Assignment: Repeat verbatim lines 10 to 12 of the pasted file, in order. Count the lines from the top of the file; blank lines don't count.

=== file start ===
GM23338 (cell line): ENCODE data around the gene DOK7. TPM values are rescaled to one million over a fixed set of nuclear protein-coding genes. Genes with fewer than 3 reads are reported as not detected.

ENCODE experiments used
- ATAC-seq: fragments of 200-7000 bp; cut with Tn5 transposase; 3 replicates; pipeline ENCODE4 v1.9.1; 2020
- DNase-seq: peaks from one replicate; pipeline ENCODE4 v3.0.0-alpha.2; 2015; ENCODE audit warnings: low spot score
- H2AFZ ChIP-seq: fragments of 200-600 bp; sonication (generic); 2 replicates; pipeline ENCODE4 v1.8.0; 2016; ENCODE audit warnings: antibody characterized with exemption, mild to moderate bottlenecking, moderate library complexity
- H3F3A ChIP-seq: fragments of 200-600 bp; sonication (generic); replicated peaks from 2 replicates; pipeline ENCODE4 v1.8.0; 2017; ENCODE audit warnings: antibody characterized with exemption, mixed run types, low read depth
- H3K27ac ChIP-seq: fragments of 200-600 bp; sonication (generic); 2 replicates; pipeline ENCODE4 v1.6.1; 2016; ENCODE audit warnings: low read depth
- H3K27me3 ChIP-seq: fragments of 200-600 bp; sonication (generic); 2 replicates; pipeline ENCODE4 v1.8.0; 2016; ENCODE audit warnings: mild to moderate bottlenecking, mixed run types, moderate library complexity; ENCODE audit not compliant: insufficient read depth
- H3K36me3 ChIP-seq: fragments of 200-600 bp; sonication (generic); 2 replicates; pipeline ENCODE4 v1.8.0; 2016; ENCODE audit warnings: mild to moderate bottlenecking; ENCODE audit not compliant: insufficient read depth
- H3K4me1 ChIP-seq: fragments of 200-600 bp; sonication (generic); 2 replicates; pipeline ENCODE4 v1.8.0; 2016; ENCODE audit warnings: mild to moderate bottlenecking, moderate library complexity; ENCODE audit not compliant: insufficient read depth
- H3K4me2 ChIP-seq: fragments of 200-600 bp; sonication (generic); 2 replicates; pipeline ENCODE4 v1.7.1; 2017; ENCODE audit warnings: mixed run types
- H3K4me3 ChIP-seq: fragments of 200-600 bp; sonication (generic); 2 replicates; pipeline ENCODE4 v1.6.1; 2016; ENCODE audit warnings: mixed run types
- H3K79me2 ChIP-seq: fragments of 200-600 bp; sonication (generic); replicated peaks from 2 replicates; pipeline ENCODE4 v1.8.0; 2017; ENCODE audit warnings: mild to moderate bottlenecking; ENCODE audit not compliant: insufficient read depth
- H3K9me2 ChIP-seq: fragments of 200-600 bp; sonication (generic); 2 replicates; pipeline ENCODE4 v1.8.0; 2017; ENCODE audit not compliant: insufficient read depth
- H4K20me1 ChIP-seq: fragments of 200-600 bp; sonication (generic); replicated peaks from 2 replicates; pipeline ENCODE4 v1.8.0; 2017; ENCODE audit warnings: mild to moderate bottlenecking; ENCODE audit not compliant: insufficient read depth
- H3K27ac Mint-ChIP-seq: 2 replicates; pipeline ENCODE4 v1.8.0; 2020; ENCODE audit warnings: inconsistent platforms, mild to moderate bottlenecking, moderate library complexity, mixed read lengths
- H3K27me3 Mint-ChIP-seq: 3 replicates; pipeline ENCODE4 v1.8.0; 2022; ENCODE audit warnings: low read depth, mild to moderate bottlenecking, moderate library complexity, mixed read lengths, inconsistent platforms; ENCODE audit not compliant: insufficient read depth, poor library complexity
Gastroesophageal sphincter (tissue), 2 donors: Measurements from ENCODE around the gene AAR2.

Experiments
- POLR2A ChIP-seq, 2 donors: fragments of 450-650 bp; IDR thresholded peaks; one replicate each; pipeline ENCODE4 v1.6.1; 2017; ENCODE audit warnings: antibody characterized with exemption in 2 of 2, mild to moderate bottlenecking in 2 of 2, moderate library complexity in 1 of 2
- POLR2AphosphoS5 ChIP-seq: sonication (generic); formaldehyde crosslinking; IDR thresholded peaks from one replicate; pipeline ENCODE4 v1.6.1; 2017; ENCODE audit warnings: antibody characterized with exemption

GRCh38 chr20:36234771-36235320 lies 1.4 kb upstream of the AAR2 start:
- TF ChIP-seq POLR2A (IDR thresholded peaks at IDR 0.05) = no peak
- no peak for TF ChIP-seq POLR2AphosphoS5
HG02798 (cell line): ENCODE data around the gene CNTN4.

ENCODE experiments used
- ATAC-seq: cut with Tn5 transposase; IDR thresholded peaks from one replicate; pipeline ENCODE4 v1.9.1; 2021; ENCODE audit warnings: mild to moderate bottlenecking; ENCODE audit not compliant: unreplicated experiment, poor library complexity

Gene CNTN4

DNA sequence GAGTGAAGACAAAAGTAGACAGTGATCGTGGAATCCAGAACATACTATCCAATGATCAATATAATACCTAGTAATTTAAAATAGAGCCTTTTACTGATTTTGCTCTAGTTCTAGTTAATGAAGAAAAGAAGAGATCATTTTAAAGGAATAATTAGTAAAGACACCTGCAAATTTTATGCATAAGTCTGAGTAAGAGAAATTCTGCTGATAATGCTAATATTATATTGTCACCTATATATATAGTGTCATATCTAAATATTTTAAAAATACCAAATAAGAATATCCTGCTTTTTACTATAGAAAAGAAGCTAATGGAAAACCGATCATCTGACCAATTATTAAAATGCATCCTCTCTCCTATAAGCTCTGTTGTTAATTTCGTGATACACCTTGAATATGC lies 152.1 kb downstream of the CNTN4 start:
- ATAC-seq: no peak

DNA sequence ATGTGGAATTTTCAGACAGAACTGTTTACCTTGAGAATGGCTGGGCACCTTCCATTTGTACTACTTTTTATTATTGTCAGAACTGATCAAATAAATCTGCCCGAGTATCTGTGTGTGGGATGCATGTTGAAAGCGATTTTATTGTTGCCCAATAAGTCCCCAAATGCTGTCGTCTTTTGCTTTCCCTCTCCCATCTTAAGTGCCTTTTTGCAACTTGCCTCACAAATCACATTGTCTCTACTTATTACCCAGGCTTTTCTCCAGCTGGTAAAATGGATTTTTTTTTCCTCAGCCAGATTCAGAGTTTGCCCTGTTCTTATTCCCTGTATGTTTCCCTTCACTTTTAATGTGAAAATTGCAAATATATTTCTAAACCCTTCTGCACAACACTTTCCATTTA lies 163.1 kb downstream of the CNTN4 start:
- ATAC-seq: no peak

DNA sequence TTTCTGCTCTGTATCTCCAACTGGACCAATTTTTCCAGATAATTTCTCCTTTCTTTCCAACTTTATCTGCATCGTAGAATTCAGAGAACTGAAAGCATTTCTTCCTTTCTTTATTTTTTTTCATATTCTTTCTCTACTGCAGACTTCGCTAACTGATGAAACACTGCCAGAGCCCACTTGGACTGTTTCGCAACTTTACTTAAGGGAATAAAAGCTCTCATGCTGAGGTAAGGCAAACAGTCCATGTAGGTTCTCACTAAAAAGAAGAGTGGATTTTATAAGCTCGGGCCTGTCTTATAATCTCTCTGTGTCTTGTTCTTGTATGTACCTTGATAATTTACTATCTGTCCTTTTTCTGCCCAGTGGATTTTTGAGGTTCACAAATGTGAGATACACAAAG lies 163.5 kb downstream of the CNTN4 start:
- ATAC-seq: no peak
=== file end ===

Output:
- H3K4me1 ChIP-seq: fragments of 200-600 bp; sonication (generic); 2 replicates; pipeline ENCODE4 v1.8.0; 2016; ENCODE audit warnings: mild to moderate bottlenecking, moderate library complexity; ENCODE audit not compliant: insufficient read depth
- H3K4me2 ChIP-seq: fragments of 200-600 bp; sonication (generic); 2 replicates; pipeline ENCODE4 v1.7.1; 2017; ENCODE audit warnings: mixed run types
- H3K4me3 ChIP-seq: fragments of 200-600 bp; sonication (generic); 2 replicates; pipeline ENCODE4 v1.6.1; 2016; ENCODE audit warnings: mixed run types